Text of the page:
1. @UBoat on 2015/02/01 at 8:37 pm – If you read the Directive (link at the foot of the article) you will see that it covers ‘credit facilities’, which will include home loans, construction loans, etc.

    A mortgage is a special type of loan this is secured by the collateral of specified immovable property. If you buy a property off plan, it cannot be used as collateral because it doesn’t exist at the time the loan is granted. When the property is transferred to its buyer (i.e. the Title Deeds are registered in their name), the home loan is converted to a mortgage and lodged against the title of the property purchased (and the Land Registry charge the new owner 1% of the sum advanced under the loan).

  2. I would like to draw attention to how is the BOC allowed to change hosing loan agreements without consent on both parties to it. I took out a home loan for instance, in 2004 on the home loan “agreement” it states “BOC base rate 4.25 (variable) +1.75 margin FIXED”. after 2006/7 the statement rate changed to BOC home loan rate + a variable MARGIN!!!. therefore, since then, I have not benefited from the lower ECB rate currently nearer 0 % plus what I expected fixed rate margin. Very much like my UK Barclays bank mortgage tracker current Barclays bank base rate 0.5 % (variable) plus 0.5 %( fixed) rate margin making 1% I am currently paying at moment in UK (lucky me).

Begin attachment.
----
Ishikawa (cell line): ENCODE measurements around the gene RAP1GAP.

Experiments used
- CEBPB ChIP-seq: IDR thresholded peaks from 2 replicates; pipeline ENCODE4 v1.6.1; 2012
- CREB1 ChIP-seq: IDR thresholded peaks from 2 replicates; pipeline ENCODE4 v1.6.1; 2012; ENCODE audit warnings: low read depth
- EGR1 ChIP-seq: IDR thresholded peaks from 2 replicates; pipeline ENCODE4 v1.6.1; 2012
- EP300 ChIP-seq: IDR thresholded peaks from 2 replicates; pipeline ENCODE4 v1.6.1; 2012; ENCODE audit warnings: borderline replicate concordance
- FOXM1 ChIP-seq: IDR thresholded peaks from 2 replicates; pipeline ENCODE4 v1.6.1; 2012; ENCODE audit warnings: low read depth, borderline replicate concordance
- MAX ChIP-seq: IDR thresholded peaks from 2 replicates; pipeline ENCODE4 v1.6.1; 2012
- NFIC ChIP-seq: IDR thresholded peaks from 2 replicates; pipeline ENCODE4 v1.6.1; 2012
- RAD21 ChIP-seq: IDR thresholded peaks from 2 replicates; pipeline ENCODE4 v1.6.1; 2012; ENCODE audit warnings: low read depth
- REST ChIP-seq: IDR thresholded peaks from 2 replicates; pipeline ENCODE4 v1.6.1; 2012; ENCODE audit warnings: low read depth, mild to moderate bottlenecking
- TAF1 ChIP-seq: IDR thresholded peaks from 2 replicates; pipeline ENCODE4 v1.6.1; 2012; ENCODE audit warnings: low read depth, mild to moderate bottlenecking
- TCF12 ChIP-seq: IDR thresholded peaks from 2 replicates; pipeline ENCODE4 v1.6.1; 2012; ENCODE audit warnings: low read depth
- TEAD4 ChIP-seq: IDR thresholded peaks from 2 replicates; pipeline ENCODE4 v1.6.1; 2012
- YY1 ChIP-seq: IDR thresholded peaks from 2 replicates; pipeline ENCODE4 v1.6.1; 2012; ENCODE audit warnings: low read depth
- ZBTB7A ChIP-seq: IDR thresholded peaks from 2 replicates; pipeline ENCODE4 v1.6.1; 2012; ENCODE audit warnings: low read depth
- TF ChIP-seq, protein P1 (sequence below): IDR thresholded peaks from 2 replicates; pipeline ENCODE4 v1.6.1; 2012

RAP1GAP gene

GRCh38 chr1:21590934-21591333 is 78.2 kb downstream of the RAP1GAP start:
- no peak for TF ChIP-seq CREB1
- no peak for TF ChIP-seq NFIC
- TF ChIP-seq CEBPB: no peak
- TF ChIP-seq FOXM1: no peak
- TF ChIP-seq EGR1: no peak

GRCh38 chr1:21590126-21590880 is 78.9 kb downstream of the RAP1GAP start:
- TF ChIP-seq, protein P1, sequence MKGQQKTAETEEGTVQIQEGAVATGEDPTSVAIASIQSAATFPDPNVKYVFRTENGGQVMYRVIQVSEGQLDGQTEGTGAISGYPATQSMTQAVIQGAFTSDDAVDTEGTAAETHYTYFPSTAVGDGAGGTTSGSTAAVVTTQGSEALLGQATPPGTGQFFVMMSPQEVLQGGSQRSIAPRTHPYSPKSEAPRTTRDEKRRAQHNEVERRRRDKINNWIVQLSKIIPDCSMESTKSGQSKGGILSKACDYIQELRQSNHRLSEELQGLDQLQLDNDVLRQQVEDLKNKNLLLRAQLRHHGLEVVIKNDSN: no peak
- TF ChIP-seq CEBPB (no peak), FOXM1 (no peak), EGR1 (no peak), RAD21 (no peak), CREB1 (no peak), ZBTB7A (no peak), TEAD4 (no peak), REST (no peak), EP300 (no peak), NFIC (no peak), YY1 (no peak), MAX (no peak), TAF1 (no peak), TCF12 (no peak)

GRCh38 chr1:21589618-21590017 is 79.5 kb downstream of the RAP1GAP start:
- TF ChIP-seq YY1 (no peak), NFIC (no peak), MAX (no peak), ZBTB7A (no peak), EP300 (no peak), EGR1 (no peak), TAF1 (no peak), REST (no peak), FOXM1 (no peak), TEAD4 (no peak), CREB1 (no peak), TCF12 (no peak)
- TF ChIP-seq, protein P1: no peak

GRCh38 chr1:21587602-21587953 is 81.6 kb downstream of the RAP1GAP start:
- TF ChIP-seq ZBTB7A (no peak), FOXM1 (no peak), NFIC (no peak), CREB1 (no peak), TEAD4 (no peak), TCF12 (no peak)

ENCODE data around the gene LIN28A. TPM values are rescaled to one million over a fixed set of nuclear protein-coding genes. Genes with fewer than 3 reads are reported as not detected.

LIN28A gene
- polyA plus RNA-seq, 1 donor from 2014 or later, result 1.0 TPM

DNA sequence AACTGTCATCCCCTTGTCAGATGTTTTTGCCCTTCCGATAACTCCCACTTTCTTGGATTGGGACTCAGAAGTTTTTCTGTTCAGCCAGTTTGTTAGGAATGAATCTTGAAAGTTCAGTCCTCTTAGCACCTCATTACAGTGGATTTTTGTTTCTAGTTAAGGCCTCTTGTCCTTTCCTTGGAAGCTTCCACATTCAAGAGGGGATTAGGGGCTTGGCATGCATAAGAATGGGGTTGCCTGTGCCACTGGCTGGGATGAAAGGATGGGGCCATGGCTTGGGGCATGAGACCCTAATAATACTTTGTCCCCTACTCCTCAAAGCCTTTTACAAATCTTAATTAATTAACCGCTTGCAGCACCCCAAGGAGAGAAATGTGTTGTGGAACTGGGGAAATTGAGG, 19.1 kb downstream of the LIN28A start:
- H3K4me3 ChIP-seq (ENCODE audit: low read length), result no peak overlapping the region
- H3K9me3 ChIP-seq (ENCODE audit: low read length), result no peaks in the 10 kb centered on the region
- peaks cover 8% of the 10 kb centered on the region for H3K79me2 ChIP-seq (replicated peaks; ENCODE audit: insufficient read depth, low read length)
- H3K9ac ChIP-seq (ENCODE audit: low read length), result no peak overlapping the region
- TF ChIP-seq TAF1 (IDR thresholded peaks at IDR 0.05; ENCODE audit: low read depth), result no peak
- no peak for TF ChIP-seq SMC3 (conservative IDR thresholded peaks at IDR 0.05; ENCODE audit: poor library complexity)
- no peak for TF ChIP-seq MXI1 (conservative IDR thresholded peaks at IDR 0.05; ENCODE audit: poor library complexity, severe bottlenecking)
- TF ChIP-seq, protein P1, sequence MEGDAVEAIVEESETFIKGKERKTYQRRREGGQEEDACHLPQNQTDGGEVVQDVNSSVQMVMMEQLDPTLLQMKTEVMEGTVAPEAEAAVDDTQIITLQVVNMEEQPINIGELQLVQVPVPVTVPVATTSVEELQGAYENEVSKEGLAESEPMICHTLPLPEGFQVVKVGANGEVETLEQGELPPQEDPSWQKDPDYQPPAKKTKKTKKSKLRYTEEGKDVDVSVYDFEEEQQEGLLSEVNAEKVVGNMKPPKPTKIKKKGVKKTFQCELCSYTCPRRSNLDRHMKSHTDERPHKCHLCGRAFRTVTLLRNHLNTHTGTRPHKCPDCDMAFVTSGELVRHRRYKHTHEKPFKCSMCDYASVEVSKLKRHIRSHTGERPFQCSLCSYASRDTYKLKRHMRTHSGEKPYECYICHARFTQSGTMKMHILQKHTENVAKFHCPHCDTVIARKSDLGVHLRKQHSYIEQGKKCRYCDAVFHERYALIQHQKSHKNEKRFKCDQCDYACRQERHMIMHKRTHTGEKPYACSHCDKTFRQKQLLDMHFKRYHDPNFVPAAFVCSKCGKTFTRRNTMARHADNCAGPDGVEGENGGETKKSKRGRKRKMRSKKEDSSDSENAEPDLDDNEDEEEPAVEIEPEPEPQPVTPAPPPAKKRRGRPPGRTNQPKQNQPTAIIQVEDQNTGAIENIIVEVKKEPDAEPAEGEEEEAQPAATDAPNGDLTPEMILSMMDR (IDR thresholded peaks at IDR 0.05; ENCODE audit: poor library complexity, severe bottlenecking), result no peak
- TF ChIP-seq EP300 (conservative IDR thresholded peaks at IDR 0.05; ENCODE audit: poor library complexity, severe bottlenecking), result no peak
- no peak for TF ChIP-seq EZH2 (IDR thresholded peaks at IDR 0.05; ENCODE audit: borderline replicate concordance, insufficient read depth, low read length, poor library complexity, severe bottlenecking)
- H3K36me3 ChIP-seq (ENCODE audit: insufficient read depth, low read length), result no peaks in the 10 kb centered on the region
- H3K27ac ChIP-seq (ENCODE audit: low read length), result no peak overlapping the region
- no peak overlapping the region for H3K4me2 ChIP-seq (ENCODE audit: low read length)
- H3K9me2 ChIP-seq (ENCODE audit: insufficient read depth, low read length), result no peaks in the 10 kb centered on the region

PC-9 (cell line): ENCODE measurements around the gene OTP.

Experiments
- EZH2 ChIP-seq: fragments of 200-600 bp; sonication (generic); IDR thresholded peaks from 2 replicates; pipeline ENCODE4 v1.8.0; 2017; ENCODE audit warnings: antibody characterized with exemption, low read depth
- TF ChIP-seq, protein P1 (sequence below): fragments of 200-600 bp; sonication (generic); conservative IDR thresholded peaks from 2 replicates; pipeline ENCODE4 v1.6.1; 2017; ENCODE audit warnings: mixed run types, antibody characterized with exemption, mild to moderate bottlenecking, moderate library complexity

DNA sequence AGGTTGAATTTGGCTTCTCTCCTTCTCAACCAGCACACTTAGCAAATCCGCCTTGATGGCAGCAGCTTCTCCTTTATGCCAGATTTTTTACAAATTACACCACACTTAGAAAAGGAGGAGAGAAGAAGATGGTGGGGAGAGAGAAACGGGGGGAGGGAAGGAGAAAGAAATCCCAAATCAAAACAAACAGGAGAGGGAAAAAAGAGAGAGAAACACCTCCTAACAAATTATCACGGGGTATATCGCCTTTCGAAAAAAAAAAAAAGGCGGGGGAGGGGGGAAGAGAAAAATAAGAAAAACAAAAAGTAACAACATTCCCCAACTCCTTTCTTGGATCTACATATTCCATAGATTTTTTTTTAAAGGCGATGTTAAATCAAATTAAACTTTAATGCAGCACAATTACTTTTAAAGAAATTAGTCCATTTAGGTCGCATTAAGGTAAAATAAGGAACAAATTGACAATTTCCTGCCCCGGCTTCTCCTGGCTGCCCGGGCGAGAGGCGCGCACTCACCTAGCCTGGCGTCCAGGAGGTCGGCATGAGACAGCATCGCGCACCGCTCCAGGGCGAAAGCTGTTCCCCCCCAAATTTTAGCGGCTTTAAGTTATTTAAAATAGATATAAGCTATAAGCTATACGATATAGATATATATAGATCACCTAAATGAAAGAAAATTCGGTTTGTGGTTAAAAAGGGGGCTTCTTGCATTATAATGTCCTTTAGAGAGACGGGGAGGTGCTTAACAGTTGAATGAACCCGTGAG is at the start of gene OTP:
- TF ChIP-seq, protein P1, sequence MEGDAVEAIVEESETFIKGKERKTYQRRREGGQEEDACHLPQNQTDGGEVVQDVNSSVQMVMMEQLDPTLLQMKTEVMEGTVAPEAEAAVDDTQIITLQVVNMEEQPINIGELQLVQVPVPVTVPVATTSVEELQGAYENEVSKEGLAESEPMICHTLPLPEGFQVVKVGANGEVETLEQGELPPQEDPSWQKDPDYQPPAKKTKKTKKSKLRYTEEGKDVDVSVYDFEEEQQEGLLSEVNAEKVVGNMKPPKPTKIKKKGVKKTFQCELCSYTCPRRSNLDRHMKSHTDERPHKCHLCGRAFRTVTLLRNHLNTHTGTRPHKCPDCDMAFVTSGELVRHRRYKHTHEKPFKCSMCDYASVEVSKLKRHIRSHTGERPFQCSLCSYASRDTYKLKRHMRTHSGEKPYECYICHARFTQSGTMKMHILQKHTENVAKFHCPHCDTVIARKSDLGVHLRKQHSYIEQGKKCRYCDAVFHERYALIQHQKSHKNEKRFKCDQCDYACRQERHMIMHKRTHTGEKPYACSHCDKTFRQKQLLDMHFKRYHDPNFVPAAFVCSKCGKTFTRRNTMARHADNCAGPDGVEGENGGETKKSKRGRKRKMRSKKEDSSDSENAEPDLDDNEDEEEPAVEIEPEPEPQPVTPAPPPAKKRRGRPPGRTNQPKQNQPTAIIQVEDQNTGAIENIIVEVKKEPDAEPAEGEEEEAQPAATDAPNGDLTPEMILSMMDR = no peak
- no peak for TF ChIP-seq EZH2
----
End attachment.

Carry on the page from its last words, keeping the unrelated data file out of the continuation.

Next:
When asking for an explanation from BOC I was told this was perfectly normal to alter the agreement loan details as “you would paying just the same” when joining the eurozone. I feel I have been scammed.